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18 September 2014
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The Soldier's Trade in a Changing World

By Professor Richard Holmes
A duty to be different

Image of peacekeeping forces in Kosovo, 2000
Peacekeeping forces in Kosovo, 2000  ©
Modern society would find it hard to tolerate some of the restrictions imposed on conscripts doing their National Service as recently as the 1940s and 50s. And in past centuries there has not always been consensus within the army over the correct way to main a disciplined and efficient fighting force.

In the Napoleonic era, while arguments raged over the use of the lash, tactical changes came into play. The rifle started to replace the short-range musket, and a growing number of officers were persuaded that a new style of discipline was required, with ‘the thinking fighting rifleman’ replacing the unthinking obedience of the old redcoat.

'... the army has evolved to follow changes in society... '

Historians often find it hard to stand apart from the debate, and it is all too easy, where such grave matters are concerned, to apply the values of one’s own age to the past. I find flogging and military execution as intolerable as will many of my readers, but both punishments were less repellent by the standards of their own age.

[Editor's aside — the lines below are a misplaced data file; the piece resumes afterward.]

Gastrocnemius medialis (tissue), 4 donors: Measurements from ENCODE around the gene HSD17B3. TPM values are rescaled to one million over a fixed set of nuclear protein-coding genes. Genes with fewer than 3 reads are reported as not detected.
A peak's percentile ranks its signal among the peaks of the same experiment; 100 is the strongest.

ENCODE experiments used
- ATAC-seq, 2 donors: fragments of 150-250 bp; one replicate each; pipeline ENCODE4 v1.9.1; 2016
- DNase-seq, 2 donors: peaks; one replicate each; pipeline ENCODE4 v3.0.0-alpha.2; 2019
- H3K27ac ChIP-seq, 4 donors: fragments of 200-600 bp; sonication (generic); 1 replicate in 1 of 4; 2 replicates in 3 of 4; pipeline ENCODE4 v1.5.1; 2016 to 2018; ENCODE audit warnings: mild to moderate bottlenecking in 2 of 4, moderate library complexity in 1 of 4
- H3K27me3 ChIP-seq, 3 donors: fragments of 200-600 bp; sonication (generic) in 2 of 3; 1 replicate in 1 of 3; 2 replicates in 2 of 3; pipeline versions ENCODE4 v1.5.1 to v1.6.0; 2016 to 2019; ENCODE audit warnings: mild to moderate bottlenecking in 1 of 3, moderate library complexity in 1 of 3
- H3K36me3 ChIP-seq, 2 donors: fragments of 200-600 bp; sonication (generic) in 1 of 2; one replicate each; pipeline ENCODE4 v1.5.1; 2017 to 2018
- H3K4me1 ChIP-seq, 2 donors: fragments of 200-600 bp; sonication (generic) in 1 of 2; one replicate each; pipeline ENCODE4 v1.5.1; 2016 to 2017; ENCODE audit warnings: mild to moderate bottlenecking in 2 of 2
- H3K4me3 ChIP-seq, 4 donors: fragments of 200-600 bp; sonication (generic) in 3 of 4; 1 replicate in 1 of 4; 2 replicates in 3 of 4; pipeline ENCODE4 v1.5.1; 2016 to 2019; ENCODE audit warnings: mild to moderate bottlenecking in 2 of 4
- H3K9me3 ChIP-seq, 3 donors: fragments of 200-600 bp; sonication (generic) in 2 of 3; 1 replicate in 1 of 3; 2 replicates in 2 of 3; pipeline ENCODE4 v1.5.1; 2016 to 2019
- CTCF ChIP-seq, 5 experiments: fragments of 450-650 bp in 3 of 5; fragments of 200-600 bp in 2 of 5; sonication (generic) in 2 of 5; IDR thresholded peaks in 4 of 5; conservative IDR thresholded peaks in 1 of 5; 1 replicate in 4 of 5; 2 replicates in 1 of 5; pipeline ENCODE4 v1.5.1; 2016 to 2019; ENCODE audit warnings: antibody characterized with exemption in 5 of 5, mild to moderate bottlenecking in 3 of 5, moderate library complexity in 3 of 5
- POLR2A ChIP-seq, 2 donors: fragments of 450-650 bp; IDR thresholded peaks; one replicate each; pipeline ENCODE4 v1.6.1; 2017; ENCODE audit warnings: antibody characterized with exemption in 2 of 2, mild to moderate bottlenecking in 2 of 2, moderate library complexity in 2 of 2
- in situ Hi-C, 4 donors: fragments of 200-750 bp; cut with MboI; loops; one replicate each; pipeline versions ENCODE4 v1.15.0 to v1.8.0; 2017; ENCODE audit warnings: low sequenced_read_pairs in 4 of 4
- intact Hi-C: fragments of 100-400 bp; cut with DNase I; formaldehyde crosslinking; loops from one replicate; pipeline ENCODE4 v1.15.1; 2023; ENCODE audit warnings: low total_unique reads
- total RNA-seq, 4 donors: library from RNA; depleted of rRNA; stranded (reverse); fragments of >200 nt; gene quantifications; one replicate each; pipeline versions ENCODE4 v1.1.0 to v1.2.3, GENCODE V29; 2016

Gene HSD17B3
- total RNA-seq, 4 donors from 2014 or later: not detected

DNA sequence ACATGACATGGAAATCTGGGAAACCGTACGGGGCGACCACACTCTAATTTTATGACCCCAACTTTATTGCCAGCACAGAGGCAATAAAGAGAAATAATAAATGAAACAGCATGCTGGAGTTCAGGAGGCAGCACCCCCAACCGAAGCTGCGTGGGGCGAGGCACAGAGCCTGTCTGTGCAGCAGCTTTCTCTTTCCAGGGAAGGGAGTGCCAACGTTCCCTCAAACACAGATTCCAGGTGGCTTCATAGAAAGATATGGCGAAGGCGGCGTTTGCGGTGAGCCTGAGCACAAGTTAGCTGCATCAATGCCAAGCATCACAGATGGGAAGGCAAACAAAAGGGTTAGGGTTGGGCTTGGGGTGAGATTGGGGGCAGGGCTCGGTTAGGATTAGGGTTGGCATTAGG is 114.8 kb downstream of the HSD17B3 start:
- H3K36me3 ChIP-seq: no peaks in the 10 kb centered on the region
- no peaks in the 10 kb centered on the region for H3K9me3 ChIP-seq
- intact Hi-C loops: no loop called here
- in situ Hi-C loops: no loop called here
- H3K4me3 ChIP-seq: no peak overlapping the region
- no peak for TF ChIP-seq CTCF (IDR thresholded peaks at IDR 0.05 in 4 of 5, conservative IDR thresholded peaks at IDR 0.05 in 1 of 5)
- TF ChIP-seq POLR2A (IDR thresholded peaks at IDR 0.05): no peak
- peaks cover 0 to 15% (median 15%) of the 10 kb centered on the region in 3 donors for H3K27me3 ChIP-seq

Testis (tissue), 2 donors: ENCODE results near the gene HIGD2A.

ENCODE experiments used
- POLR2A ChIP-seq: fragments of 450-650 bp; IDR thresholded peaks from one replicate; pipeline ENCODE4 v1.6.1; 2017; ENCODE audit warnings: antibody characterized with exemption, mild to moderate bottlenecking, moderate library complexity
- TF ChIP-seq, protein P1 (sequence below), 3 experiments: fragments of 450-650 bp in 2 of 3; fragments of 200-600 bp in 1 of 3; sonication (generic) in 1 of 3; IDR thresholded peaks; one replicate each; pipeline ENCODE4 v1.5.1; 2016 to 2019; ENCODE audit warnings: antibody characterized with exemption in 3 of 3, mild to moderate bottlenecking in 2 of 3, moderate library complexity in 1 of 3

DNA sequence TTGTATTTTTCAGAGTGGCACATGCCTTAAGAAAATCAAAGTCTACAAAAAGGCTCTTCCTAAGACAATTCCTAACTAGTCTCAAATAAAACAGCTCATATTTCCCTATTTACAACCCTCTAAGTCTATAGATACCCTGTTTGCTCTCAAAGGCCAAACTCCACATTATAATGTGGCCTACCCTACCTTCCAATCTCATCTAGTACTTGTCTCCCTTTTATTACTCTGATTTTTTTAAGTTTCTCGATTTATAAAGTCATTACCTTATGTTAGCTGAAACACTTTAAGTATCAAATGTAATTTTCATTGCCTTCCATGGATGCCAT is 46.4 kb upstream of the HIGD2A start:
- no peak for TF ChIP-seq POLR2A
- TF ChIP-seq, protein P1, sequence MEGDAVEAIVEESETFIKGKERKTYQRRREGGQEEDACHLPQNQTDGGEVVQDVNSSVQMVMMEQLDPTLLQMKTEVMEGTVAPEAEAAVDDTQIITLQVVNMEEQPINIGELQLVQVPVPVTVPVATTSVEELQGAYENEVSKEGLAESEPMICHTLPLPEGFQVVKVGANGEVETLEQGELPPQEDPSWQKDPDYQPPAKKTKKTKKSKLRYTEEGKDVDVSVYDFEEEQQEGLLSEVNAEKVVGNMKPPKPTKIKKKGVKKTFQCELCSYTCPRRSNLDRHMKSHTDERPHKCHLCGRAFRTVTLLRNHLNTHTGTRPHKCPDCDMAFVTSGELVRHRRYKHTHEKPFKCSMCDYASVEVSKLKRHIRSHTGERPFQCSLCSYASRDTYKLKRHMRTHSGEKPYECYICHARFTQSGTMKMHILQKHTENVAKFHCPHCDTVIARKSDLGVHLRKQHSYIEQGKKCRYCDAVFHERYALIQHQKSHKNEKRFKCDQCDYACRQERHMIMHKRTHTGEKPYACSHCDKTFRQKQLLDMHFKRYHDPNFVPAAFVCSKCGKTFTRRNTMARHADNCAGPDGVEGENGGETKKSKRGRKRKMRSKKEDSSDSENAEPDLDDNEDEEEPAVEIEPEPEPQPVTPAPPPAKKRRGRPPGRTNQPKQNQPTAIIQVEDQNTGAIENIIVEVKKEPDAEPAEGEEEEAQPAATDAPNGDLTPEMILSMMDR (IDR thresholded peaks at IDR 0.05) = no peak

In so many respects the army has evolved to follow changes in society, although there is generally a time-lag inherent in the process. However, the existence of military law, creating offences which are not crimes in civilian life, emphasises that the soldier’s trade is like no other, and underlines the essential difference between the profession of arms and civilian callings

The army will not be able to stand aside from changes in legislation and practice which will make it more open and accountable, and more obliged to justify what it does in all its spheres of activity - from recruit training to the conduct of operations.

If it is to continue to flourish it will have to define those key areas where has a duty to be different, and at the same time to ensure that it is properly understood by the society it exists to defend and from which it draws so much of its strength. It will need, in short, to stress the continuities that help its members to feel valued and valuable, trusted and trusting. It will also need to change, not to conform with fashion or political correctness, but to embrace real progress

About the author

Image of author Professor Richard Holmes
Professor Richard Holmes enlisted in the Territorial Army in 1965 and rose to the rank of brigadier. He was the first reservist to hold the post of director of reserve forces and cadets in the Ministry of Defence until he retired in 2000. Professor Holmes's books include The Little Field Marshal: Sir John French (Jonathan Cape, 1981), Riding the Retreat (Jonathan Cape, 1995), and The Second World War in Photographs (Carlton, 2000).

About the author

Richard Holmes is professor of military and security studies at Cranfield University. His books include The Little Field Marshal: Sir John French and Riding the Retreat, and he is general editor of The Oxford Companion to Military History. He enlisted into the Territorial Army in 1965 and rose to the rank of brigadier. He was the first reservist to hold the post of Director of Reserve Forces and Cadets in the Ministry of Defence, until he retired in 2000.


Published: 2005-02-28

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